One of Gendreau’s best-selling items overall is limited-edition copper medallions made from copper sheathing that was removed from “Old Ironsides” during refurbishment. An eagle depicts the iconic Marshall Johnson painting on the front and a replication of an officer’s decorative button from the museum’s collection on the back. The Hercules features a rendering of the ship as seen in the circa 1803 painting by Michele Felice Corné on the front and an artist’s concept of the ship’s original figurehead, a full-length statue of Hercules.
Selling in the Current Climate
So what can a shopkeeper do to increase sales amid the pandemic? Since Ocean Star Museum is located in a tropical and humid climate most of the year, Ellis aims to make the gift shop light and airy with lots of cool colors like blue tones to make it more inviting inside the shop than outside in the heat.
Gendreau said the key to boosting sales is attention to safety and sanitation. “When we’re open, we constantly clean,” he said. “We keep our collection of pens made with the ship’s wood in a glass case. When we take them out for a guest to handle, we quickly wipe them down with a disinfectant wipe and again when we return it to the case.”
The gift shop at the Custom House Maritime Museum has a flattering mirror in great lighting to show customers what jewelry items will look like when worn. “Since we live and operate in a tourist driven city, we strive to offer merchandise that customers won’t find in other gift shops in Newburyport,” Wolf said. “I visit all of the wonderful shops here and know their wholesalers.”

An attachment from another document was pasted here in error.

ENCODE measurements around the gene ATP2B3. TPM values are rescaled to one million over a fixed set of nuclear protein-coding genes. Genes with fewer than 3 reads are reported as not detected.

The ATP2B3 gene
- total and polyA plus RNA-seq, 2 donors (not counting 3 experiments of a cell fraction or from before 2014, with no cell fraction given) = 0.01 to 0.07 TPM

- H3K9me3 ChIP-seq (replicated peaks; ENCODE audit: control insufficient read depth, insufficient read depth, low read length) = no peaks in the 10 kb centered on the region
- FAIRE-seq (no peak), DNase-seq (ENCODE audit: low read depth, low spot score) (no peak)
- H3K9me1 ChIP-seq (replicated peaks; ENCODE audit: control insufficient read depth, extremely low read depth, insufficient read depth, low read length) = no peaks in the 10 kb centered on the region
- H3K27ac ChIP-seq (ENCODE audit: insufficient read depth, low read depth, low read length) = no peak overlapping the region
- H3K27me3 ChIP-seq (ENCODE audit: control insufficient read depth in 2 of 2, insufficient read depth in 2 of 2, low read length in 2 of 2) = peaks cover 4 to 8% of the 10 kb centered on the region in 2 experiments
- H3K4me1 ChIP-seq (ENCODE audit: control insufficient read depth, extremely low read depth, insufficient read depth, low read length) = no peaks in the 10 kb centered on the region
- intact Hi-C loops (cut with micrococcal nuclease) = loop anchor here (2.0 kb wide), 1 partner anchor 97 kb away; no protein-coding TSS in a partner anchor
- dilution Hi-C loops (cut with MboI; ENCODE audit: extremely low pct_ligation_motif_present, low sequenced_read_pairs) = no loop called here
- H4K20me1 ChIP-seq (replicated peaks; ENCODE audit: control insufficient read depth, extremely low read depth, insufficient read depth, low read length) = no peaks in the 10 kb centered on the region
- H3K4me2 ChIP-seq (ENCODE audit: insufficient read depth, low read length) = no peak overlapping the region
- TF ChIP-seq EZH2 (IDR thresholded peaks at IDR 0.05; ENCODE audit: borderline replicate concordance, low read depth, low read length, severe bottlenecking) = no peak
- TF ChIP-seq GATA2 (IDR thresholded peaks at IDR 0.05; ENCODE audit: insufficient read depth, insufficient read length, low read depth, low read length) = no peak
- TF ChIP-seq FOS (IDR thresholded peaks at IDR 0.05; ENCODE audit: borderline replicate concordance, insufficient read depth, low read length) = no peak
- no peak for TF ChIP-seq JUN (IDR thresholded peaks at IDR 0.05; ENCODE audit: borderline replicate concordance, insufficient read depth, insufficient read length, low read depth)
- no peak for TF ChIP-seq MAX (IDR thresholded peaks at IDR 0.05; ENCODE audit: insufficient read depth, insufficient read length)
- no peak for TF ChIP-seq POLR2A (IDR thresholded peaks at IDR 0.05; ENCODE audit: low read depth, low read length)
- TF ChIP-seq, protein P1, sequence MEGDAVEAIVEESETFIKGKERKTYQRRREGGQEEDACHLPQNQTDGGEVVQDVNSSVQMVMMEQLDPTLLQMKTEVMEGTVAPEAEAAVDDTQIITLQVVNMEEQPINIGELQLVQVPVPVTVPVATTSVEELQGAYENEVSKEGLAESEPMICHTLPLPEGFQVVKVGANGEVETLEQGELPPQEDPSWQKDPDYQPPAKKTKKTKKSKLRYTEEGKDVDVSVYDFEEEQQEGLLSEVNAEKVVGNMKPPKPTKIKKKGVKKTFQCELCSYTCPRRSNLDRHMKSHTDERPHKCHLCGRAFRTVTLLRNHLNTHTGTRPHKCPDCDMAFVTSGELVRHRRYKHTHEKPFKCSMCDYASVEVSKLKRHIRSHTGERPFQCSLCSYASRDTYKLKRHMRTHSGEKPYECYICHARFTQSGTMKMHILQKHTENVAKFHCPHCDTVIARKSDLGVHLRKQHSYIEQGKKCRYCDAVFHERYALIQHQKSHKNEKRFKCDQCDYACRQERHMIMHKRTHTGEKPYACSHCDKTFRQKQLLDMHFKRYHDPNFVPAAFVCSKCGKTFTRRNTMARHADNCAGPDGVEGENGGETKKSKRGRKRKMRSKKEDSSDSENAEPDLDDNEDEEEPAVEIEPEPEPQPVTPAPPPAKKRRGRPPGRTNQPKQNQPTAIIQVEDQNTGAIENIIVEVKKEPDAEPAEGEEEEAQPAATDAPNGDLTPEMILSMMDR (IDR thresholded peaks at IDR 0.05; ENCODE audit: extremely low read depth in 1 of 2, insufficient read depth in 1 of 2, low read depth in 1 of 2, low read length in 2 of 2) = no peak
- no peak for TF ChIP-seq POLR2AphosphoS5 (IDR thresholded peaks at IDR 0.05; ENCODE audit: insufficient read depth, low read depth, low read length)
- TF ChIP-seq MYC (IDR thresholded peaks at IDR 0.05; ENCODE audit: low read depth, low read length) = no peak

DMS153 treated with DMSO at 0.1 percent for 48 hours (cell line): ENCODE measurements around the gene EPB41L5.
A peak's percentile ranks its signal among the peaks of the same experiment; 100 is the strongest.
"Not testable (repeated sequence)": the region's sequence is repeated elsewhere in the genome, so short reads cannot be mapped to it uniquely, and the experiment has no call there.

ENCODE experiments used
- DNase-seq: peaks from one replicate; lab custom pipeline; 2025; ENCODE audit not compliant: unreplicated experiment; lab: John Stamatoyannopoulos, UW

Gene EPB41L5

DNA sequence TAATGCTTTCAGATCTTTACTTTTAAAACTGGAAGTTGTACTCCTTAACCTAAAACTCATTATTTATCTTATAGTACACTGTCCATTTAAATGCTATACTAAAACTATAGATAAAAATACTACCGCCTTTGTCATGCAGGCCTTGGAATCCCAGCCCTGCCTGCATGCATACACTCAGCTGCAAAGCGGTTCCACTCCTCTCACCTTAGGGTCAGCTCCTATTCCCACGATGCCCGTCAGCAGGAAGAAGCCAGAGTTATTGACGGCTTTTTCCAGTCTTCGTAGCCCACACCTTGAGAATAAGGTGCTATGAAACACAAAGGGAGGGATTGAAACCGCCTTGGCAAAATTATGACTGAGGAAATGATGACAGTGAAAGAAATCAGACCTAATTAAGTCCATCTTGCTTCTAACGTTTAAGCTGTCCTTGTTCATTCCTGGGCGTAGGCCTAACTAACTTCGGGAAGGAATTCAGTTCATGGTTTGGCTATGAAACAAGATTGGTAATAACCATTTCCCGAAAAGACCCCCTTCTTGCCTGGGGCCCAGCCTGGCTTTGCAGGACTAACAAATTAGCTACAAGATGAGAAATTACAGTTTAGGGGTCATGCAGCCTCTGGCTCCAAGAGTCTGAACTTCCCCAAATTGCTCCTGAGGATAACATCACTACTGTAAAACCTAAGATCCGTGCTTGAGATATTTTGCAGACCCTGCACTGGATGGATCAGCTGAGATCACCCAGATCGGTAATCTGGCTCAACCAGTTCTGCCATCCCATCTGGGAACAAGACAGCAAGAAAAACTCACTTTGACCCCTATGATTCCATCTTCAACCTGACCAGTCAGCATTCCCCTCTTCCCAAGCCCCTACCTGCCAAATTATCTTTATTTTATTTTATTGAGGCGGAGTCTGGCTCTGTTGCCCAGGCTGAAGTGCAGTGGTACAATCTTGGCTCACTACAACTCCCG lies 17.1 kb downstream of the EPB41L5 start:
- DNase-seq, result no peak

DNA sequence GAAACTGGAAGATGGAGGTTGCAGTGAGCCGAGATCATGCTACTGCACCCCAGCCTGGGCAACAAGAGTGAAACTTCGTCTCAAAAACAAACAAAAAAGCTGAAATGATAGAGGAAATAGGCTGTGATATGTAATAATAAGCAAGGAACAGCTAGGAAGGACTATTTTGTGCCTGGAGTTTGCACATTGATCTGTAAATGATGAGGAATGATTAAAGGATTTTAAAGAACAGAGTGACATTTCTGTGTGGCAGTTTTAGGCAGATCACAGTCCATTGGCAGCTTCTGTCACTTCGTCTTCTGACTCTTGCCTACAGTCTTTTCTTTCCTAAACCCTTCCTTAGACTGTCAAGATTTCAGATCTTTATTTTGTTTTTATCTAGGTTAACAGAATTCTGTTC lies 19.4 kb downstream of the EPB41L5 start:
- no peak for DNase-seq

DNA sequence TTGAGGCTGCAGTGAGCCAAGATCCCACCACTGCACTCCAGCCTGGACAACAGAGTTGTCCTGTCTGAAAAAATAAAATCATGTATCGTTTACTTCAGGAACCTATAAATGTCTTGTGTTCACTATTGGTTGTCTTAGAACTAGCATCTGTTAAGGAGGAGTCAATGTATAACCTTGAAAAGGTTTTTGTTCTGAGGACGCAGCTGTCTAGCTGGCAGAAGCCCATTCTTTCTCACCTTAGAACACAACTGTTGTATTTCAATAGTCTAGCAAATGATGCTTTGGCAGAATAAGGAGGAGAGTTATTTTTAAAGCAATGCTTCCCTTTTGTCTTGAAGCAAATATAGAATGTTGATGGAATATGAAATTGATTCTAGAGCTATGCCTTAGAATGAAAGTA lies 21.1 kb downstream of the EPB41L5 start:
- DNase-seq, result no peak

The Pandemic’s Impact
With COVID-19 taking a toll for over a year now, some museum gift shops have had to make changes to their operations. Wolf had to cut the shop’s hours from six days per week to four. The store is open despite limited tours. An online store was created for visitors who come in, call, or email for orders.
Ellis’ 816-square-foot shop reduced the amount of time it’s open to five days a week from 10 a.m. to 5 p.m. It increased its online presence and has had many mail orders during the pandemic to help sustain sales.
The USS Constitution Museum shop reopened last summer and fall but closed again in November. During that period, it transitioned the museum store to a forced exit model and limited the number of guests.
As of early March 2021, the 1,500-square-foot shop is still closed, so it’s focused on online sales, Gendreau said. The shop has expanded its presence on digital platforms, such as the web, email marketing, and social media.
When it reopens Gendreau said they plan to keep it a forced exit store and will continue to offer virtual sales and promotions.
Behrens’ 700-square-foot shop has increased its online presence. In January 2021 it added 84 items to its online store. Pre-COVID, its annual sales were $59,799. In 2020, the shop was open four months and sales were $11,603.